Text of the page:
• AS
      Alan S.
      15 January 2020 @ 20:33
      You "There is more tax revenue flowing into the Treasury than ever before". That is simply not true. I suggest you look at tax receipts for the federal government, and you will find the receipts are considerably lower than what they were.
    • DS
      David S.
      16 January 2020 @ 01:38
      Less tax revenue and larger Feferal deficits. DLS
    • PW
      Paul W.
      18 January 2020 @ 23:29
      Just checked, tax revenue has increased every year since 2016, albeit by small amounts. Maybe would have increased by more without the tax cuts, but still increased every year in absolute amounts.
  • DH
    Dale H.
    18 January 2020 @ 06:37
    M3 has increased fifty-fold in sixty years, even though US population only increased 85%.
  • JD
    Jeremy D.
    16 January 2020 @ 19:16
    Ditto.. Ed, good job trying to get something useful out of this interview. Again and again.. William, I agree with a lot that was said, but I already have my tinfoil hat snugly affixed to my head. Tell me something useful.
  • NS
    Nicolas S.
    15 January 2020 @ 04:01
    i dont get what this has to do with trump. Is trump such a great puppet master that he can maneuver powell right to where he wants him? Or did powell realize that the time to fix things passed long ago and now the fed is just providing life support? Yes the markets were only down 20% when the fed was on a raising cycle but if powell had continued 20% would have been 50% and powell would have taken the fall for his predecessors. So he did the only logical thing. More cow bell.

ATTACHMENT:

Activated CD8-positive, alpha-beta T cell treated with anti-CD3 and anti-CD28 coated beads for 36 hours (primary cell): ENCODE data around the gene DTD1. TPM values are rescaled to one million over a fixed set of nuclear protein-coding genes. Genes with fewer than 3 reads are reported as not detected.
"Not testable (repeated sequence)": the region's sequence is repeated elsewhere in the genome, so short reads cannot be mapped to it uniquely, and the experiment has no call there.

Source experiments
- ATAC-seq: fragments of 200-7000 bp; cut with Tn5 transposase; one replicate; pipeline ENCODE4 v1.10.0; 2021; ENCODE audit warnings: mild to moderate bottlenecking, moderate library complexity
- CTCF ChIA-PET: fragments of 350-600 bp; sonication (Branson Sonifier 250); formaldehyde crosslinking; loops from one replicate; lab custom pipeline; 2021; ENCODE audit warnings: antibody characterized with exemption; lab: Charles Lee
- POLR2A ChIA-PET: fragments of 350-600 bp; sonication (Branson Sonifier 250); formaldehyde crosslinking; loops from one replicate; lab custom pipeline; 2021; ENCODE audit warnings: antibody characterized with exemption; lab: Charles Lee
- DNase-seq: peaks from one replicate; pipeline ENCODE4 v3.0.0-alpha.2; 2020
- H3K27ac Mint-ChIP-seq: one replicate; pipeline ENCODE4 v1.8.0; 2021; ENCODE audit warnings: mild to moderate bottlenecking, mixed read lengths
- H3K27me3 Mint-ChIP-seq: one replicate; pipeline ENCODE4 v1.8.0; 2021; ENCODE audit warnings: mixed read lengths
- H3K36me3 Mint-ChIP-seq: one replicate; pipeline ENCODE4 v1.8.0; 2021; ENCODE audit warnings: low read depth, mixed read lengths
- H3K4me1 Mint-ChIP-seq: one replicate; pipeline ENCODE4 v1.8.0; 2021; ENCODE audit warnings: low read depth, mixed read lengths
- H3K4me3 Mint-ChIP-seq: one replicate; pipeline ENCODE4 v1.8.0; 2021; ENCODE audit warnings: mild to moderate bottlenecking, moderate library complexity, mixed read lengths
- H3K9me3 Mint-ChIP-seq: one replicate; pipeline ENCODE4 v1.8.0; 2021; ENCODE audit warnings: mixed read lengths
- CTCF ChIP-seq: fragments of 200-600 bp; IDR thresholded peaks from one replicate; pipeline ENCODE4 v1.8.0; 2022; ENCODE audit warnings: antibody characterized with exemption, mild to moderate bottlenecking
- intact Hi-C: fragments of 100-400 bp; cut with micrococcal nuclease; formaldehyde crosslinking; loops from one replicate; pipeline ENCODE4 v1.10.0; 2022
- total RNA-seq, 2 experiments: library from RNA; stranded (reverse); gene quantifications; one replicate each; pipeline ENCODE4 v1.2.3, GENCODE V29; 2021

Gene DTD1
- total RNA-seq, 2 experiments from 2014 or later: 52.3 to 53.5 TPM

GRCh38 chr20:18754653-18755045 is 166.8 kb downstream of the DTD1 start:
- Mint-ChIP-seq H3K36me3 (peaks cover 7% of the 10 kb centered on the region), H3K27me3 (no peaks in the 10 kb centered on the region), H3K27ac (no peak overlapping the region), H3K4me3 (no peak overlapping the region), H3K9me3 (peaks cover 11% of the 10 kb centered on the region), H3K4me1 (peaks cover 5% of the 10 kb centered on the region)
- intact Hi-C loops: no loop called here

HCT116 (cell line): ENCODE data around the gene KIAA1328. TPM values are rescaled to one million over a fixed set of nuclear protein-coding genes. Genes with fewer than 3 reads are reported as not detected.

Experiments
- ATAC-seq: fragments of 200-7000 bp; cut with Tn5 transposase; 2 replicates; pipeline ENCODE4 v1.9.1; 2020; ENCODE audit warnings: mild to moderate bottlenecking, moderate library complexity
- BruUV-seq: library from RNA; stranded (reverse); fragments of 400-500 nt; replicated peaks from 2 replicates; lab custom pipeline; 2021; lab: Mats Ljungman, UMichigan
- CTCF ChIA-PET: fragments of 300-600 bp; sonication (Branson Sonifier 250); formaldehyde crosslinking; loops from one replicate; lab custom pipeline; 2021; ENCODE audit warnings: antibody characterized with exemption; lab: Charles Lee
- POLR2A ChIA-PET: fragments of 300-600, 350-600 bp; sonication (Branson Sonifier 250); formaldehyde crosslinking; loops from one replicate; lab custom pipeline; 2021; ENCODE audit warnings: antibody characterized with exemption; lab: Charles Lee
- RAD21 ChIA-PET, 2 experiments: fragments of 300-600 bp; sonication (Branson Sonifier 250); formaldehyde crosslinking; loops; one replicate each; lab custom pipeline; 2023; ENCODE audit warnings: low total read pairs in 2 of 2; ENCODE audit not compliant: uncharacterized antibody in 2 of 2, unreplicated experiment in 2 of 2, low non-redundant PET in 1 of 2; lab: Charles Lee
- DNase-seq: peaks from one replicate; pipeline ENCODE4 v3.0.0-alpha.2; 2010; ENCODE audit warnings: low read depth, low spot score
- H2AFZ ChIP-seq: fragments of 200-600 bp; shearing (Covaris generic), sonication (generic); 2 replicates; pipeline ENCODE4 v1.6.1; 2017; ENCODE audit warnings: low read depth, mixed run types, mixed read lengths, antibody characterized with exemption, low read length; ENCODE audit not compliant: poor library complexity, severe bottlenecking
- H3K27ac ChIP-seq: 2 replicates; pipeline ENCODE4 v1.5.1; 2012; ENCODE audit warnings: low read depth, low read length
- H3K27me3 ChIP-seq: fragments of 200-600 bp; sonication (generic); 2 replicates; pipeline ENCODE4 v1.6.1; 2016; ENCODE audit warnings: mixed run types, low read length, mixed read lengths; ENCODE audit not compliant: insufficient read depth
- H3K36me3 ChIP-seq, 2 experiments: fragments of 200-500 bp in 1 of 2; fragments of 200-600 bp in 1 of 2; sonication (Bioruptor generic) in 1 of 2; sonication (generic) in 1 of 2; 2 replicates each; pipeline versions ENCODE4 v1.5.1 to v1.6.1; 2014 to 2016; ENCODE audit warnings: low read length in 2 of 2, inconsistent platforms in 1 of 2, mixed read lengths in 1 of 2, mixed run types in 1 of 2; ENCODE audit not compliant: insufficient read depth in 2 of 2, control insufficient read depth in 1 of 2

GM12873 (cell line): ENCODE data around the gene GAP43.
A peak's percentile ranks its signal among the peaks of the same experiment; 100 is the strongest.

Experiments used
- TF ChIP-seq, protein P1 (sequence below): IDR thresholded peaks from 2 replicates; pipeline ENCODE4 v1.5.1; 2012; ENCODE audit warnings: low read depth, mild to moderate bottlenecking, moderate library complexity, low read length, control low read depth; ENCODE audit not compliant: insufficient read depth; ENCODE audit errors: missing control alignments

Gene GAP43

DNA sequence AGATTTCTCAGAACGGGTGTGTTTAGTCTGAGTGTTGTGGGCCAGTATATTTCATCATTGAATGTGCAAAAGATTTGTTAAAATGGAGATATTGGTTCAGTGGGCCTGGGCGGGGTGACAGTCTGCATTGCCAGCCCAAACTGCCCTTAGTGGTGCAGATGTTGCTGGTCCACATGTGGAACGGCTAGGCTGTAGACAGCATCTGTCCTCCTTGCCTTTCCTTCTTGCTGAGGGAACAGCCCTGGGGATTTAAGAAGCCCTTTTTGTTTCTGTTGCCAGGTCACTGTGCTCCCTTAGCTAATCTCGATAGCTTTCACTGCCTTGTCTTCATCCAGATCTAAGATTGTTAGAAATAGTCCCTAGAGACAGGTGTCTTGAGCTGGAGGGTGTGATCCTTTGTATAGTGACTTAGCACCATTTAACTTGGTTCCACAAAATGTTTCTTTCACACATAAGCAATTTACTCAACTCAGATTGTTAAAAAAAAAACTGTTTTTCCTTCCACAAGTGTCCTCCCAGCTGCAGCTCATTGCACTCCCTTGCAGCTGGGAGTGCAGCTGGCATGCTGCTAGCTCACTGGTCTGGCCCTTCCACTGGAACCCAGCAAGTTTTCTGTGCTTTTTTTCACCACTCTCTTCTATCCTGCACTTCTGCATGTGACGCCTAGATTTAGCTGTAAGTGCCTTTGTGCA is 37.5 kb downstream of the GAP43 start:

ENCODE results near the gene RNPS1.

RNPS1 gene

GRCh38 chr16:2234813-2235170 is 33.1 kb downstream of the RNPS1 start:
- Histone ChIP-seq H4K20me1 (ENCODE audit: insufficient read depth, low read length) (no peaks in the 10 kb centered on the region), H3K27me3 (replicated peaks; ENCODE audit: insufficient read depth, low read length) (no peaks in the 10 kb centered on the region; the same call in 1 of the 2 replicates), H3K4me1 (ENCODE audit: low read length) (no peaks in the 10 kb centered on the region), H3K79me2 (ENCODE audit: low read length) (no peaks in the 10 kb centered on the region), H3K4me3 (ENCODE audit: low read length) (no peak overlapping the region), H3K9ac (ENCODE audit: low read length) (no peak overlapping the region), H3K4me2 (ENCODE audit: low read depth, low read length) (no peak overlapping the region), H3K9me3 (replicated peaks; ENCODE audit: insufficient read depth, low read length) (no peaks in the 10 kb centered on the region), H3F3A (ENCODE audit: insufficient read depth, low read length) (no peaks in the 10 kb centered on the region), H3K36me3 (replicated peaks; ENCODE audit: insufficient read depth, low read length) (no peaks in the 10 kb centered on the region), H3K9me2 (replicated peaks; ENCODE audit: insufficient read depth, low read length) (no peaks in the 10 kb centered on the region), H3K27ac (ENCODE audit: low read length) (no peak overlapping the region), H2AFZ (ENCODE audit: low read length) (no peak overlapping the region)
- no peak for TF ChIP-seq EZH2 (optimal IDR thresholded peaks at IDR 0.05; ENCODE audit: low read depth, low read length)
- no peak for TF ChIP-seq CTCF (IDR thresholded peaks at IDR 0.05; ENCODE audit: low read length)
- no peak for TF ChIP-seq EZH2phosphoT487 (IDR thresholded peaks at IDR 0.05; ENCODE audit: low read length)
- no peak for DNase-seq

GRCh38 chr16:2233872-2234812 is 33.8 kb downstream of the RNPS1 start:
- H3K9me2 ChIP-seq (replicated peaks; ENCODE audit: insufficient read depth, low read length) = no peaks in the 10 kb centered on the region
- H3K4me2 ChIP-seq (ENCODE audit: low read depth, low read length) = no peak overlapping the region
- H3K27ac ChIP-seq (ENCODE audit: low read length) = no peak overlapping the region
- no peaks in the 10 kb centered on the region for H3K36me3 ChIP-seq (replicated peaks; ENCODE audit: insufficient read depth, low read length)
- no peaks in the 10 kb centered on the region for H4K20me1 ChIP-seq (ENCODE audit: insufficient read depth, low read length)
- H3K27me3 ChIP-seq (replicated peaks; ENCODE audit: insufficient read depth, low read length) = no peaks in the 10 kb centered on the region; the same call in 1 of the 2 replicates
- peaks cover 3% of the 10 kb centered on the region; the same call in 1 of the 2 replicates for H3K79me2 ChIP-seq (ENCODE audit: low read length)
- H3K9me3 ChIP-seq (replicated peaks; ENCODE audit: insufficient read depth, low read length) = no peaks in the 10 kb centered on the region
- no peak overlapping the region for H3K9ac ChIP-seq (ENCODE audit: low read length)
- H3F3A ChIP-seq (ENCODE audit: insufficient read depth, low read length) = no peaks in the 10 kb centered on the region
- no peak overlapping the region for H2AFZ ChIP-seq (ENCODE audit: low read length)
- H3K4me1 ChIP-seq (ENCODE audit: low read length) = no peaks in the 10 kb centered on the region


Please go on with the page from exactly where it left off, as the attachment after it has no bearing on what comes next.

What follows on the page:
• GH
      Garrett H.
      16 January 2020 @ 16:24
      Exactly Powell is reacting to the leveraged loan and repo markets freezing up and bringing down the banking system, not Trump jawboning him on Twitter. However, I do suspect the meetings between him and Trump and the GSIBs and Mnuchin are about how do we finance exploding US debts as foreign creditors step away.
  • SW
    Simon W.
    16 January 2020 @ 07:27
    Liked it. Ed - Great job - at ease and at your best. William - the hate here mirrors the demographic profile and comes from folk who think the last ten or more years are normal....
  • JW
    James W.
    16 January 2020 @ 03:46
    More than 30 minutes in and nothing but an endless rant with ZERO info.
  • FB
    Floyd B.
    15 January 2020 @ 23:47
    Sad and very little added value
  • SU
    Shakeel U.
    15 January 2020 @ 21:34